Upgraded: grep 3.10

Cygwin grep Co-Maintainer Brian.Inglis@Shaw.ca
Sun Mar 26 03:06:05 GMT 2023

The following package has been upgraded in the Cygwin distribution:

* grep	3.10

GNU grep searches one or more input files for lines containing a match
to a specified pattern. By default, grep outputs the matching lines. The
GNU implementation includes several useful extensions over POSIX.

The previous release stated that egrep and fgrep are deprecated
obsolescent commands, will be dropped in future, and from this release
until then, every use will show a stderr warning message, reminding you
how to change your commands and scripts:

	$ egrep ...
	egrep: warning: egrep is obsolescent; using grep -E
	$ fgrep ...
	fgrep: warning: fgrep is obsolescent; using grep -F

Cygwin releases will suppress the egrep and fgrep warning messages, but
developers and maintainers should rigorously remove all such usages from
their practices and scripts, as those commands could be dropped, or any
warning messages could be treated as fatal errors, in future.

Other invalid usages documented previously also now generate stderr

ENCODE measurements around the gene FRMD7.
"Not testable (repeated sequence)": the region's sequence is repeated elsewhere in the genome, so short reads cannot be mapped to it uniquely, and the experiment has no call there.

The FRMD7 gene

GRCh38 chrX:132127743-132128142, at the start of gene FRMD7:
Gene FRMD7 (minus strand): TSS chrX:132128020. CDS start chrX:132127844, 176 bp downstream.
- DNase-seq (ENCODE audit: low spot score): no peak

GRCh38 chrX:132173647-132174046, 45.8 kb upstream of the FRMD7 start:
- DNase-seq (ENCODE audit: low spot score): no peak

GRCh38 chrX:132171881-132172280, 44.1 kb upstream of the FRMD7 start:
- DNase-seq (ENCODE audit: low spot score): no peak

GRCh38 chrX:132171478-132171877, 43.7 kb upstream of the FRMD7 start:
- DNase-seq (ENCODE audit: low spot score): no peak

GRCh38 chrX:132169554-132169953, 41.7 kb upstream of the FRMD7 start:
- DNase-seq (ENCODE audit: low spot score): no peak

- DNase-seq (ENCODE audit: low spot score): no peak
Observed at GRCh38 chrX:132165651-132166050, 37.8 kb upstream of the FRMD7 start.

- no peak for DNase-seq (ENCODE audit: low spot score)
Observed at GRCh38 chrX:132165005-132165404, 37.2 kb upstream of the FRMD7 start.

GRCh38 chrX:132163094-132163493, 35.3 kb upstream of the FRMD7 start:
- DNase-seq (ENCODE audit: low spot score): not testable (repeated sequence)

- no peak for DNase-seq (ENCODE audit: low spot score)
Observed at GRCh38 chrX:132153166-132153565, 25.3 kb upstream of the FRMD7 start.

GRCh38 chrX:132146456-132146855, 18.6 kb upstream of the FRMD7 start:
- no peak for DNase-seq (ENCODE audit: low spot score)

warning or error messages e.g.

	grep: warning: * at start of expression
	grep: warning: ? at start of expression
	grep: warning: + at start of expression
	grep: warning: {...} at start of expression
	grep: warning: stray \ before <CHAR>
	grep: warning: stray \ before unprintable character
	grep: warning: stray \ before white space

For more information see the project home pages:


For changes since the previous Cygwin release please see below or read
/usr/share/doc/grep/NEWS after installation; for complete details see:


Noteworthy changes in release 3.10	2023-03-22

* Bug fixes

  With -P, \d now matches only ASCII digits, regardless of PCRE
  options/modes. The changes in grep-3.9 to make \b and \w work
  properly had the undesirable side effect of making \d also match
  e.g., the Arabic digits: ٠١٢٣٤٥٦٧٨٩.  With grep-3.9, -P '\d+'
  would match that ten-digit (20-byte) string. Now, to match such
  a digit, you would use \p{Nd}. Similarly, \D is now mapped to [^0-9].
  [bug introduced in grep 3.9]

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